Volume 53 | Number 6 | December 2018

Abstract List

Li Wang Ph.D., Michel Grignon Ph.D., Sheril Perry Ph.D., Xi‐Kuan Chen Ph.D., Alison Ytsma B.Sc., Sara Allin Ph.D., Katerina Gapanenko Ph.D.


To evaluate the technical efficiency of acute inpatient care at the pan‐Canadian level and to explore the factors associated with inefficiency—why hospitals are not on their production frontier.

Data Sources/Study Setting

Canadian Management Information System () database () and Discharge Abstract Database () for the fiscal year of 2012–2013.

Study Design

We use a nonparametric approach (data envelopment analysis) applied to three peer groups (teaching, large, and medium hospitals, focusing on their acute inpatient care only). The double bootstrap procedure (Simar and Wilson 2007) is adopted in the regression.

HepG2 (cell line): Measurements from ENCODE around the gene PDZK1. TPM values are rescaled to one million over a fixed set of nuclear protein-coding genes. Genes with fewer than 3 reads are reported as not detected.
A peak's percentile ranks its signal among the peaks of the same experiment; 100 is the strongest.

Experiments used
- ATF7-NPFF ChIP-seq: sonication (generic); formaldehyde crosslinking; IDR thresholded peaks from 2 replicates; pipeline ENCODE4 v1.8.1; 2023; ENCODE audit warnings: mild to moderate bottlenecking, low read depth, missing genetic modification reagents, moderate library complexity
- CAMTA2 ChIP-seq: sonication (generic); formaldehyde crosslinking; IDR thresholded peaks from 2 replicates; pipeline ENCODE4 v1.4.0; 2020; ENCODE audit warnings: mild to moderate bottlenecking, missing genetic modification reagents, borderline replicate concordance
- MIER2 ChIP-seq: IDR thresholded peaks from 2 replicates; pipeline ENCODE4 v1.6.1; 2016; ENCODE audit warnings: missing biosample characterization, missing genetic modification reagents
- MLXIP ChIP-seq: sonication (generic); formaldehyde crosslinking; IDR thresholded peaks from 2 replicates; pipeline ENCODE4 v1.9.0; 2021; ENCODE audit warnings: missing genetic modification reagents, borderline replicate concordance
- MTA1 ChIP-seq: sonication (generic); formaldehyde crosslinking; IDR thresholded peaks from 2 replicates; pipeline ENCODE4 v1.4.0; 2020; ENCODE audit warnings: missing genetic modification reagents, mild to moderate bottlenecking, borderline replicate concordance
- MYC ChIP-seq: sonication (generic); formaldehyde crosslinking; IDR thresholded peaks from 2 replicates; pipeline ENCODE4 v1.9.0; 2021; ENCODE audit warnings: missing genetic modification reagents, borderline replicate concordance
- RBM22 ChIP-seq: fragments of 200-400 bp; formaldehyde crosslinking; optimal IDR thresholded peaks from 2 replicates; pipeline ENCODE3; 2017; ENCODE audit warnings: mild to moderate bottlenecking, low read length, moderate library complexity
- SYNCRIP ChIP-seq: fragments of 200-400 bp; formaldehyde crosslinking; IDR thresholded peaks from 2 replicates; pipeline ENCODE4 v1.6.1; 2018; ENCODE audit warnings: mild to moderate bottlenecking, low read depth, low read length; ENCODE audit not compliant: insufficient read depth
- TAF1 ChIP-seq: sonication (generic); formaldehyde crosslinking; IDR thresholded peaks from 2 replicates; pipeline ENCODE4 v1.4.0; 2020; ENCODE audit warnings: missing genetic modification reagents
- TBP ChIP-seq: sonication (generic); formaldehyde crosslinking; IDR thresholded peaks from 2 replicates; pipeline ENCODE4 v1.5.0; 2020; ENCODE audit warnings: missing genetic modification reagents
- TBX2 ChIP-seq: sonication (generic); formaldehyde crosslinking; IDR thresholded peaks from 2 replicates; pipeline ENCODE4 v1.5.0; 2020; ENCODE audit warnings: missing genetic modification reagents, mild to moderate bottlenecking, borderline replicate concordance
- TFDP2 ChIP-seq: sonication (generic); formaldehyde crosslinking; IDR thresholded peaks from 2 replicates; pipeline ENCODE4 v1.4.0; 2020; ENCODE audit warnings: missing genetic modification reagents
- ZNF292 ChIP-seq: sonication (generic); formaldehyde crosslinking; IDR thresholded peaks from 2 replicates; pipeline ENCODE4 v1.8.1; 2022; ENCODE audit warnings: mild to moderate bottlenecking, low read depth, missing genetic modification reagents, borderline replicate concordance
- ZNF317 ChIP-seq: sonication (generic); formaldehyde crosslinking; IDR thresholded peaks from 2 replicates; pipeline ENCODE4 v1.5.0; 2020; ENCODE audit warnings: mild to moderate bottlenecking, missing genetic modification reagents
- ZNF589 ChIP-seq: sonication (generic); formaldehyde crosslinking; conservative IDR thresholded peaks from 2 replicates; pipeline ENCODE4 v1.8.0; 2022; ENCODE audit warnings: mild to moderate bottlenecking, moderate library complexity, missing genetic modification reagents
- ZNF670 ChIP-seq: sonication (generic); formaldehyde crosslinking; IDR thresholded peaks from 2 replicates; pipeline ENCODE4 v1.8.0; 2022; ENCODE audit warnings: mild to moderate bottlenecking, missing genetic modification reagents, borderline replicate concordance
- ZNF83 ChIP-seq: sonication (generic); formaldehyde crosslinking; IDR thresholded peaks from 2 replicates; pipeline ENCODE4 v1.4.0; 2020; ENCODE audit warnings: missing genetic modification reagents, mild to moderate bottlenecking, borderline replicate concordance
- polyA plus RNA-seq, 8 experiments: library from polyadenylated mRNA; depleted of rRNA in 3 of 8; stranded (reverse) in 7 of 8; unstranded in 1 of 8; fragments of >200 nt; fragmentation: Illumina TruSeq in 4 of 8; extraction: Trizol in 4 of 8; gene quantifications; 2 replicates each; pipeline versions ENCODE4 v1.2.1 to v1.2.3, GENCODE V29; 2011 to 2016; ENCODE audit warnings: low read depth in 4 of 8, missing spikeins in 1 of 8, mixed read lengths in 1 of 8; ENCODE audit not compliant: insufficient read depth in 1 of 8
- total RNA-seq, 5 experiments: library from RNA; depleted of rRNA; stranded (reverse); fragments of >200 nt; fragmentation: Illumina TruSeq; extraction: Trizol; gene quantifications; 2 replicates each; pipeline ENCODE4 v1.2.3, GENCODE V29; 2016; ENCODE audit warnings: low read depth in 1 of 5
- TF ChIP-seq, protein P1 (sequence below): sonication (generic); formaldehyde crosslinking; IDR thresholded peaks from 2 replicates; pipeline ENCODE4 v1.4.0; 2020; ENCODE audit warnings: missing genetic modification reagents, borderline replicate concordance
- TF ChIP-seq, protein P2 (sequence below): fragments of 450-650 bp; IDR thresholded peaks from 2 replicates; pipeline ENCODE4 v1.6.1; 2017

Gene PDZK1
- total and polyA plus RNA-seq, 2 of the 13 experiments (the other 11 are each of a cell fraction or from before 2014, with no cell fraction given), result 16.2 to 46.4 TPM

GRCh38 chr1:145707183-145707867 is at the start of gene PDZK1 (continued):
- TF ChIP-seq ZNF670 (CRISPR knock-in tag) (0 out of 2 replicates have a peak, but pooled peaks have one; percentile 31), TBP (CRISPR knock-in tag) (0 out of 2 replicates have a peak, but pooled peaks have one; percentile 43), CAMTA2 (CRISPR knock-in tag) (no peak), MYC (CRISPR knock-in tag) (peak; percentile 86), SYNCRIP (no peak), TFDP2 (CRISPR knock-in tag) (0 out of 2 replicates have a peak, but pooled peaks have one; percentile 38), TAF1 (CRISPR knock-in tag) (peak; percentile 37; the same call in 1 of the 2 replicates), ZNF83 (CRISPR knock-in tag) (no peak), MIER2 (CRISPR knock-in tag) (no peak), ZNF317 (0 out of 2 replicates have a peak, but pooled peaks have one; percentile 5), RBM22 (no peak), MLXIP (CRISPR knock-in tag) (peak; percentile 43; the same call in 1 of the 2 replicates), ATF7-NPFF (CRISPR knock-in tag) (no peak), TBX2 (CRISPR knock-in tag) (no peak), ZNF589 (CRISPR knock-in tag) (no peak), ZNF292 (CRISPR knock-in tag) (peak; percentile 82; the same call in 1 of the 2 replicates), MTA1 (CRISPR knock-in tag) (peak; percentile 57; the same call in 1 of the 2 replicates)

Data Collection/Extraction Methods

Information on inpatient episodes of care (number and quality of outcomes) was extracted from the . The cost of the inpatient care was extracted from the .

Principal Findings

On average, acute hospitals in Canada are operating at about 75 percent efficiency, and this could thus potentially increase their level of outcomes (quantity and quality) by addressing inefficiencies. In some cases, such as for teaching hospitals, the factors significantly correlated with efficiency scores were not related to management but to the social composition of the caseload. In contrast, for large and medium nonteaching hospitals, efficiency related more to the ability to discharge patients to postacute care facilities. The efficiency of medium hospitals is also positively related to treating more clinically noncomplex patients.


The main drivers of efficiency of acute inpatient care vary by hospital peer groups. Thus, the results provide different policy and managerial implications for teaching, large, and medium hospitals to achieve efficiency gains.